Frances or Frankie Sheba has been in foster care for most
of her seventeen years, and while her life isn't too bad,
she loves to escape into fantasy books. The used bookstore
down the road is closing, so she accepts a job of helping
to pack the stock. As a reward she is given an unusual old
book. This starts an adventure in THE SOUND OF THE STONES.
Next we find ourselves following the life of a girl called
Ashra who works in crystal mines on another world. She has
to satisfy the giant Kranks that she can find enough
crystals to meet her targets. Ashra is somewhat better at
this than most humans. But her parents, who are farmers,
warn her that the way to survive under the brutal Kranks is
not to be noticed.
The level of violence and repression looks modelled on the
Hunger Games books, although Ashra is no fighter, she just
has a talent to hear a song in vibrating crystals. She
can't trust her team workers so getting an assignment to
work in the deep mines is not a good prospect. A man called
Perditus who lives in much better circumstances in Krad
City than her family in the basic human camp, decides to
take Ashra under his wing. Her talent has been noted. But
Ashra feels uncomfortable with a powerful, grown man
looking at her, and she decides to keep secrets.
I found that the introduction of Frankie is just a frame
for the fantasy; and while there may be a real connection
between the two parts as a second book is to follow, I was
expecting to see Frankie enter the world of Ashra for some
time before accepting that it's a dead end. I was annoyed
at having wasted time getting to know Frankie when she did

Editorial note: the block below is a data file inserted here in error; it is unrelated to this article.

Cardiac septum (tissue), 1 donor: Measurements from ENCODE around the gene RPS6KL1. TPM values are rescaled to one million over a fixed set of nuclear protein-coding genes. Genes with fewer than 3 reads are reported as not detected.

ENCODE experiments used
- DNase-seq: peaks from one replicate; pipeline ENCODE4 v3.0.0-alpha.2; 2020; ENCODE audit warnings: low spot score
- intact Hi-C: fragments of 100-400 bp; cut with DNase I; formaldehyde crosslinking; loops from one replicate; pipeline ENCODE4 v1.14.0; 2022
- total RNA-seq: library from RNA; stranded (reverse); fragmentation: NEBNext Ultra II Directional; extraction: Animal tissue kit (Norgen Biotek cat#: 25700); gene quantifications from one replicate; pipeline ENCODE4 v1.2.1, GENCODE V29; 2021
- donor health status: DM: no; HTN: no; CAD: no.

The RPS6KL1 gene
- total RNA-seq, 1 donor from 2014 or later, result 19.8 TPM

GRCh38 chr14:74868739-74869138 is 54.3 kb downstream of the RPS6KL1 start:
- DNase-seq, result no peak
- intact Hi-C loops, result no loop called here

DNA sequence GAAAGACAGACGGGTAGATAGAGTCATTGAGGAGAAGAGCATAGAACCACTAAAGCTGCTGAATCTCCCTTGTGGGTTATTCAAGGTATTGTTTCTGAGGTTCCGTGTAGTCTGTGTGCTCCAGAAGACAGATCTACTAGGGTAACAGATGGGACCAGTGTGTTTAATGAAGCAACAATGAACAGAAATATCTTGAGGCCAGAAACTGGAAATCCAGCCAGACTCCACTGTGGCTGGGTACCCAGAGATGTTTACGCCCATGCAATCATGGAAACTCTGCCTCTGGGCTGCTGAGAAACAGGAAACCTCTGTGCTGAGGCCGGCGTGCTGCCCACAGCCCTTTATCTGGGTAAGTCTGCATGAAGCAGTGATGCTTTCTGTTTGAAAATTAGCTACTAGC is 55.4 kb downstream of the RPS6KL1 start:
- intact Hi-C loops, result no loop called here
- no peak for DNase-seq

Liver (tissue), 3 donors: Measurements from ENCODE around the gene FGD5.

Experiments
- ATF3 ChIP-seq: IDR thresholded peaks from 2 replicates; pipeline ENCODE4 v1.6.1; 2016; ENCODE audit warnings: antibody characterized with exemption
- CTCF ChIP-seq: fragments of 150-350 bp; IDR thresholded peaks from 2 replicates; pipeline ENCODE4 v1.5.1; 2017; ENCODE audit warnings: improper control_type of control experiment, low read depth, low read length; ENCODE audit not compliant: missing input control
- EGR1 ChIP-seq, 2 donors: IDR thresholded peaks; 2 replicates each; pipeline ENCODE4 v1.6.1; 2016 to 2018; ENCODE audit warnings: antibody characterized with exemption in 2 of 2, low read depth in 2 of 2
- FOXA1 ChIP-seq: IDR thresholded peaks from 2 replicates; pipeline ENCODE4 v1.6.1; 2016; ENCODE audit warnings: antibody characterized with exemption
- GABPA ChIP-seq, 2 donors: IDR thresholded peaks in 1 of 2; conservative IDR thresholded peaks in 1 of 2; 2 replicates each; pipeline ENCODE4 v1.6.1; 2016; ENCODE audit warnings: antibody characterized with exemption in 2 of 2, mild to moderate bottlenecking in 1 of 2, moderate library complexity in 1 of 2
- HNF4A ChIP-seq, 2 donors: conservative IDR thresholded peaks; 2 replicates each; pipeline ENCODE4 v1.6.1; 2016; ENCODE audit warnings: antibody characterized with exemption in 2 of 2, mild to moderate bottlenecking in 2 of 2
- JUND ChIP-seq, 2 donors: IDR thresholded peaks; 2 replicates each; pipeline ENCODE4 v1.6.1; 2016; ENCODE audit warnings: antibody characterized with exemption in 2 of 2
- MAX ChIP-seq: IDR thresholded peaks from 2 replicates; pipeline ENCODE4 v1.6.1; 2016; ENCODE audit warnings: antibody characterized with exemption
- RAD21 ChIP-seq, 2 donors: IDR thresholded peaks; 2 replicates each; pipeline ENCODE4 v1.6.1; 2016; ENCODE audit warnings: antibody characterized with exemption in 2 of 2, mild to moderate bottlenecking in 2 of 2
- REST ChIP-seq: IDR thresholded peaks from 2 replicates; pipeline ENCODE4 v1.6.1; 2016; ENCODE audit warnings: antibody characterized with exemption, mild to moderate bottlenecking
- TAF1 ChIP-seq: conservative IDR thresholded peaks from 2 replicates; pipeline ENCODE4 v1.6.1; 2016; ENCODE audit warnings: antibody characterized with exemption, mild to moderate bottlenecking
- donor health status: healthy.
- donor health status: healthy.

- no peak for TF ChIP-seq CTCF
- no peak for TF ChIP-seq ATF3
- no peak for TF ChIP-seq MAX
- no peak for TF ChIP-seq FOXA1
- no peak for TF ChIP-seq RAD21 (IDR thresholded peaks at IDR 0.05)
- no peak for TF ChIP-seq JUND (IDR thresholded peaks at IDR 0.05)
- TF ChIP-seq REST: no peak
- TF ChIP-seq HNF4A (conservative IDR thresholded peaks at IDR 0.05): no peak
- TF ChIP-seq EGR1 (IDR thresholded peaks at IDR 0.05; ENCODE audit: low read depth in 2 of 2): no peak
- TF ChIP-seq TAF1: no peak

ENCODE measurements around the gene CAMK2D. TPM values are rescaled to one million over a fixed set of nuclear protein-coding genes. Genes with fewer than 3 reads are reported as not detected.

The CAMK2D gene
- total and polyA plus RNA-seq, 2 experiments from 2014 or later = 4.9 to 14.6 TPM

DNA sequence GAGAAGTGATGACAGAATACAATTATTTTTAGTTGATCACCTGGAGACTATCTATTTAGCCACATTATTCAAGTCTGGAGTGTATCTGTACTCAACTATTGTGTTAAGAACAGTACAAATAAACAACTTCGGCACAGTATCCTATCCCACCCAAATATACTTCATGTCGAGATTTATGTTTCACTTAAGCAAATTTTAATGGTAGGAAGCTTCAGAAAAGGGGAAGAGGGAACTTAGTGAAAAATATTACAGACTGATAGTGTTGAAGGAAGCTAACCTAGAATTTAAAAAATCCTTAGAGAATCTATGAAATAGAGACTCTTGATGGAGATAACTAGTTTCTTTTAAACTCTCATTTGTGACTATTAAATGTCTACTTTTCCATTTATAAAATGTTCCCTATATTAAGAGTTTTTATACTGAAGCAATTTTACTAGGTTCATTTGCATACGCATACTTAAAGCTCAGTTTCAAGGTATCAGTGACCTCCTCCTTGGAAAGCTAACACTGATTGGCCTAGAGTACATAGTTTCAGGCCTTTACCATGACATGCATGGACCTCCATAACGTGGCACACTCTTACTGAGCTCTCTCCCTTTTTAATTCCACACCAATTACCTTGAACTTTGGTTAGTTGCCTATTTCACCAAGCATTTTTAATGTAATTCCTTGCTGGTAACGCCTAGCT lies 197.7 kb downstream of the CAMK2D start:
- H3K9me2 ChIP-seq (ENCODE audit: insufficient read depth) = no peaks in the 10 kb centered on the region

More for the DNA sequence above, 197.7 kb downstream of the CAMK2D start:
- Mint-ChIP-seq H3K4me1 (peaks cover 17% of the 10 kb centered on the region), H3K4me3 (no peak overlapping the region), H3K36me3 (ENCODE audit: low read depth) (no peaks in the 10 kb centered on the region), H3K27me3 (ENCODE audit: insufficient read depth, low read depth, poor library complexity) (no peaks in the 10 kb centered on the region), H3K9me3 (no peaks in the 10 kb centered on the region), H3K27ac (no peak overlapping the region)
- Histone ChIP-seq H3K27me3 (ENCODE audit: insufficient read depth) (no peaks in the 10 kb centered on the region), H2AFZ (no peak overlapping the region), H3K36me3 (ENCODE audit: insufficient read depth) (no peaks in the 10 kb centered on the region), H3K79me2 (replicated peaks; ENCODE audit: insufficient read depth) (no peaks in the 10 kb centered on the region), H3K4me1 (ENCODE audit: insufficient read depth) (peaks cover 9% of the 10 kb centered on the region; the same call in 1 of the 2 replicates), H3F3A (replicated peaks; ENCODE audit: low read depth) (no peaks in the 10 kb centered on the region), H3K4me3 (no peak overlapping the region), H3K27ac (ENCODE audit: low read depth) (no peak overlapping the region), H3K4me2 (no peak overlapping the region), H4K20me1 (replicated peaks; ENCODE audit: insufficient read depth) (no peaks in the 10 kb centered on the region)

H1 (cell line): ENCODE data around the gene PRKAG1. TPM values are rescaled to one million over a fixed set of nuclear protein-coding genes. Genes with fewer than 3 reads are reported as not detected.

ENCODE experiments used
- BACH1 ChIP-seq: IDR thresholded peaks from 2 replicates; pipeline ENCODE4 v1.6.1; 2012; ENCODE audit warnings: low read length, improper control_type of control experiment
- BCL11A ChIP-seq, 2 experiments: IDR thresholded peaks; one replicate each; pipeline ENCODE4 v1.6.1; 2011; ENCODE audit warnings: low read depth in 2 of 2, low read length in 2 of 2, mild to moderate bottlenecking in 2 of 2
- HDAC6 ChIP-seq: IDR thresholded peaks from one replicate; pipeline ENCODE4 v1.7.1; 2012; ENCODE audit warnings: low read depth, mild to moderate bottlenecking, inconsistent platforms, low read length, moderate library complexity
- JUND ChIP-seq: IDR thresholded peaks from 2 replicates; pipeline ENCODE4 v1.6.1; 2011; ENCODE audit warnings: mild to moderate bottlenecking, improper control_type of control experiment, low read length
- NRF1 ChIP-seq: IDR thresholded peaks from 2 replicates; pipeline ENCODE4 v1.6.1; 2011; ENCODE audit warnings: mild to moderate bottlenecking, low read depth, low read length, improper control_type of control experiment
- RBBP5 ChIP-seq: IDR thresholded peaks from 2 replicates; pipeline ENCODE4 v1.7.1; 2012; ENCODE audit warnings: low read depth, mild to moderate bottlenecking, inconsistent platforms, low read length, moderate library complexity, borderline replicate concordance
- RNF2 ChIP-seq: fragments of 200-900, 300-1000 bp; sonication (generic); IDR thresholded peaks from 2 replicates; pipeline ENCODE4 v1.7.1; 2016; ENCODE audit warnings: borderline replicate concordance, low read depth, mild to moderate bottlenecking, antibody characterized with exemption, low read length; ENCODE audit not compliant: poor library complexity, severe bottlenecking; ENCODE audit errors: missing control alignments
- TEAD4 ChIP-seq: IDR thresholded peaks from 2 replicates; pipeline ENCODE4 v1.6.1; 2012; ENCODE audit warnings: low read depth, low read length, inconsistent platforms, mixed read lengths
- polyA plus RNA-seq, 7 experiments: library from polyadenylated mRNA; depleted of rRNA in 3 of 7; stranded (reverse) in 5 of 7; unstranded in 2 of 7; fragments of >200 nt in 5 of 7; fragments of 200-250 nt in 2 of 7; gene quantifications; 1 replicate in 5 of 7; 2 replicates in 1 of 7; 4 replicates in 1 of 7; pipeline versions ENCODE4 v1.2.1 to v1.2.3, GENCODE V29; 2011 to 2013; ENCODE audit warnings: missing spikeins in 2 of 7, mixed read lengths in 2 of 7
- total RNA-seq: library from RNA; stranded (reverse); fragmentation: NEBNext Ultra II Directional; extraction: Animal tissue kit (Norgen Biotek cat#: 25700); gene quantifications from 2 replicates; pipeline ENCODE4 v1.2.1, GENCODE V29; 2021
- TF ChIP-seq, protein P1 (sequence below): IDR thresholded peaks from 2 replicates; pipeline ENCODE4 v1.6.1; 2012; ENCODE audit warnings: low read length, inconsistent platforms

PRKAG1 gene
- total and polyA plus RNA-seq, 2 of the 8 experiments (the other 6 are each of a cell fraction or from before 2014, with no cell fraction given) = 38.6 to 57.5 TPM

nothing. The writer Beth Hammond has mainly written early
reading material and needs to develop more technique for YA
readers, who I consider are sophisticated readers. That
said, if someone wants to read a dark fantasy and doesn't
object to some gore and menace, they might be pleased to
enter this grim imagined dystopia. Ashra is young enough to
be overconfident of her abilities but easily cowed by
large, authoritarian figures. Plenty of teens can relate to
her position. THE SOUND OF THE STONES is an interesting
fantasy adventure which is to be continued.
When Frankie breaks the binding on an ancient book Ashra's
world intertwines with her own.
Evil seeks to destroy humanity, but Ashra is more powerful
than she knows. As a new king ascends the throne both her
virtue and her life are in danger. She risks everything to
flee the city in search of answers. In her quest to save
humanity she finds love, uncovers mysteries from the past,
and unlocks a primordial magic she never knew she had.
The multi perspective, epic setting of Game of Thrones meets
the "book within a book" concept of The Never Ending Story.
With a sense of humor similar to Hitchhiker's Guide to the
Galaxy and romantic undertones reminiscent of The Name of
the Wind, The Sound of the Stones appeals to a wide fantasy